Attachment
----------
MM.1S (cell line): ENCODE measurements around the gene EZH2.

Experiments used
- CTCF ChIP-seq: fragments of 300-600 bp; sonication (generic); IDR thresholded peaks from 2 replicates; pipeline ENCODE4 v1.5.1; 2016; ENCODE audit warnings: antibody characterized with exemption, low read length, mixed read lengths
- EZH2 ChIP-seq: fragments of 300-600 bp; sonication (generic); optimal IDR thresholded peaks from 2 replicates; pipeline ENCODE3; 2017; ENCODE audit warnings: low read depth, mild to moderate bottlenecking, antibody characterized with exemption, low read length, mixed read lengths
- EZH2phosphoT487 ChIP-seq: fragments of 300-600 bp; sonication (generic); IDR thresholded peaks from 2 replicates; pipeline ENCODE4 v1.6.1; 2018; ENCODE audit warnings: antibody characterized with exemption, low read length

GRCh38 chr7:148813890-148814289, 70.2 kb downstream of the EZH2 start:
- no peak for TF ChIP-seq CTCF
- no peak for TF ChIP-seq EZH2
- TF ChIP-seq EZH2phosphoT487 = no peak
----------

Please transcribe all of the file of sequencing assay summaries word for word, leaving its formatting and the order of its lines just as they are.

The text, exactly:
MM.1S (cell line): ENCODE measurements around the gene EZH2.

Experiments used
- CTCF ChIP-seq: fragments of 300-600 bp; sonication (generic); IDR thresholded peaks from 2 replicates; pipeline ENCODE4 v1.5.1; 2016; ENCODE audit warnings: antibody characterized with exemption, low read length, mixed read lengths
- EZH2 ChIP-seq: fragments of 300-600 bp; sonication (generic); optimal IDR thresholded peaks from 2 replicates; pipeline ENCODE3; 2017; ENCODE audit warnings: low read depth, mild to moderate bottlenecking, antibody characterized with exemption, low read length, mixed read lengths
- EZH2phosphoT487 ChIP-seq: fragments of 300-600 bp; sonication (generic); IDR thresholded peaks from 2 replicates; pipeline ENCODE4 v1.6.1; 2018; ENCODE audit warnings: antibody characterized with exemption, low read length

GRCh38 chr7:148813890-148814289, 70.2 kb downstream of the EZH2 start:
- no peak for TF ChIP-seq CTCF
- no peak for TF ChIP-seq EZH2
- TF ChIP-seq EZH2phosphoT487 = no peak